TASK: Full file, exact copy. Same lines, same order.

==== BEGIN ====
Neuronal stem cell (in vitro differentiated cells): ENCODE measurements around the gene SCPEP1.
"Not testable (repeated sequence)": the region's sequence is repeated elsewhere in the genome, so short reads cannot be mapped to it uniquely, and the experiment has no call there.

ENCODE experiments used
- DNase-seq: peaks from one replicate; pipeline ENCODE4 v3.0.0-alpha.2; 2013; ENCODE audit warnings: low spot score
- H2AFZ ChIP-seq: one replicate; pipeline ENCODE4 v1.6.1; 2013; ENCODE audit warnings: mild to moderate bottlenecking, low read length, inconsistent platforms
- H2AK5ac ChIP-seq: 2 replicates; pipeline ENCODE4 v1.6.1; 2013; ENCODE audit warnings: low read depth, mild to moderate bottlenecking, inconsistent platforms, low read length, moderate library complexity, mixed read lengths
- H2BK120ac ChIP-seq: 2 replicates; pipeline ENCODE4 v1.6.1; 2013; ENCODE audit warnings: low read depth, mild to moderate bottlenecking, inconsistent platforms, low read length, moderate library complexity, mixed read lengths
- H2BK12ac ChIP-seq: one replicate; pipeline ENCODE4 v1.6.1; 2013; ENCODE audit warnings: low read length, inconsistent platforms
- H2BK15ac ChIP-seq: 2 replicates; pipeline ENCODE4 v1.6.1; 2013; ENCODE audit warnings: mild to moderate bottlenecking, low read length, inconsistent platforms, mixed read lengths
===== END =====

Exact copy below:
Neuronal stem cell (in vitro differentiated cells): ENCODE measurements around the gene SCPEP1.
"Not testable (repeated sequence)": the region's sequence is repeated elsewhere in the genome, so short reads cannot be mapped to it uniquely, and the experiment has no call there.

ENCODE experiments used
- DNase-seq: peaks from one replicate; pipeline ENCODE4 v3.0.0-alpha.2; 2013; ENCODE audit warnings: low spot score
- H2AFZ ChIP-seq: one replicate; pipeline ENCODE4 v1.6.1; 2013; ENCODE audit warnings: mild to moderate bottlenecking, low read length, inconsistent platforms
- H2AK5ac ChIP-seq: 2 replicates; pipeline ENCODE4 v1.6.1; 2013; ENCODE audit warnings: low read depth, mild to moderate bottlenecking, inconsistent platforms, low read length, moderate library complexity, mixed read lengths
- H2BK120ac ChIP-seq: 2 replicates; pipeline ENCODE4 v1.6.1; 2013; ENCODE audit warnings: low read depth, mild to moderate bottlenecking, inconsistent platforms, low read length, moderate library complexity, mixed read lengths
- H2BK12ac ChIP-seq: one replicate; pipeline ENCODE4 v1.6.1; 2013; ENCODE audit warnings: low read length, inconsistent platforms
- H2BK15ac ChIP-seq: 2 replicates; pipeline ENCODE4 v1.6.1; 2013; ENCODE audit warnings: mild to moderate bottlenecking, low read length, inconsistent platforms, mixed read lengths